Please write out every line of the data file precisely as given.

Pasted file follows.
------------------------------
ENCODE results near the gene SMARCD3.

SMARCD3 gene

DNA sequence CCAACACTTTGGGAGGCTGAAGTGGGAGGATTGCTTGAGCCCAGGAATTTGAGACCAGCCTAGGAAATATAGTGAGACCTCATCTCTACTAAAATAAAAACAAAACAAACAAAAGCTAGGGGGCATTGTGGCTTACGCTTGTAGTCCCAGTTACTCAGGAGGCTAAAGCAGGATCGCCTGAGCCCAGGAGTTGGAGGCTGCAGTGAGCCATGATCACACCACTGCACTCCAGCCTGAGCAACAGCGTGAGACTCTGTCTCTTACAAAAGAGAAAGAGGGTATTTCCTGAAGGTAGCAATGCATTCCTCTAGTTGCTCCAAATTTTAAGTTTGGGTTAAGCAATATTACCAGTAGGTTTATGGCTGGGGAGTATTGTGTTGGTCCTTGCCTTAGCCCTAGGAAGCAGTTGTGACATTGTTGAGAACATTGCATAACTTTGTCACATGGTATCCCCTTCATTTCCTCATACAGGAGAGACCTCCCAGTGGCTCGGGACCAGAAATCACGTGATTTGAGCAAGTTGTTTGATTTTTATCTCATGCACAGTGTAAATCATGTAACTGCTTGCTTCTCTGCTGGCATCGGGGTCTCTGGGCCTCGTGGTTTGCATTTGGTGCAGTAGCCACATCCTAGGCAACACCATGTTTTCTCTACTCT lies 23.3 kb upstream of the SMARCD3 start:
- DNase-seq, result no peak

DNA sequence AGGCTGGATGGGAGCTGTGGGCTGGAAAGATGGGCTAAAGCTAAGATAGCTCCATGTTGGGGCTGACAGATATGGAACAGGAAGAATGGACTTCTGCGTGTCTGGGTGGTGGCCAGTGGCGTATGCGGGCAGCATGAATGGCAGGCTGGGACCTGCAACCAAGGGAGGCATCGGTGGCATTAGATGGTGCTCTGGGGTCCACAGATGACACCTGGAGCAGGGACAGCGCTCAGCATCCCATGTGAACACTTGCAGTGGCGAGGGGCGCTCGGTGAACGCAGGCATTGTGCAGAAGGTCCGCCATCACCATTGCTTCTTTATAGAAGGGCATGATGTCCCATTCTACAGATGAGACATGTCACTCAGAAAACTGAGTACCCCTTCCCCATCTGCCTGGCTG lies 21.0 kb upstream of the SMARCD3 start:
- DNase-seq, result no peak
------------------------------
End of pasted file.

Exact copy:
ENCODE results near the gene SMARCD3.

SMARCD3 gene

DNA sequence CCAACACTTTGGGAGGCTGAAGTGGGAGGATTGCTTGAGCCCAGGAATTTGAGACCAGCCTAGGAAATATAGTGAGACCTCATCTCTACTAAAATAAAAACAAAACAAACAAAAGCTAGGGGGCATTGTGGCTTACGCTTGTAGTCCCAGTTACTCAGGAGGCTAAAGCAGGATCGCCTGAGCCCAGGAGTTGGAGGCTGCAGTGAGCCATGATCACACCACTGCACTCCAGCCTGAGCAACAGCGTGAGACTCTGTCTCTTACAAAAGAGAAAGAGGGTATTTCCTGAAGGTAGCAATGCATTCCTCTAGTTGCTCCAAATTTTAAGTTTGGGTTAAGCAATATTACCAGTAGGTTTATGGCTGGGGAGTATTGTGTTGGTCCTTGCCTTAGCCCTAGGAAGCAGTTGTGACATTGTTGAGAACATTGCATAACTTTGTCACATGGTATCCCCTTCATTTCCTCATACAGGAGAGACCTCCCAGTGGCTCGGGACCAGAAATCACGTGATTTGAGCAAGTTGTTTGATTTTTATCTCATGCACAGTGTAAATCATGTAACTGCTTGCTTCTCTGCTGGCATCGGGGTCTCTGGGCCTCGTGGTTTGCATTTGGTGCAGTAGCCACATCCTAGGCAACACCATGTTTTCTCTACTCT lies 23.3 kb upstream of the SMARCD3 start:
- DNase-seq, result no peak

DNA sequence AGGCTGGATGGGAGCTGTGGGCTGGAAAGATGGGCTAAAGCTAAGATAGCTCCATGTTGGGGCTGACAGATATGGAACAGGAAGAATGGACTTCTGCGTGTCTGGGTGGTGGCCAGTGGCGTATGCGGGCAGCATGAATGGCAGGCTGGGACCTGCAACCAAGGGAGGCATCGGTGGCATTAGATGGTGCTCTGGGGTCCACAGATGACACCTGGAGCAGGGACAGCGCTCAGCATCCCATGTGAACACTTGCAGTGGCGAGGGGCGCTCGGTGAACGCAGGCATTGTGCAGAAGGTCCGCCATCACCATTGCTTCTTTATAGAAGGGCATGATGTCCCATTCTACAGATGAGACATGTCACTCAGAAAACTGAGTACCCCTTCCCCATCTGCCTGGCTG lies 21.0 kb upstream of the SMARCD3 start:
- DNase-seq, result no peak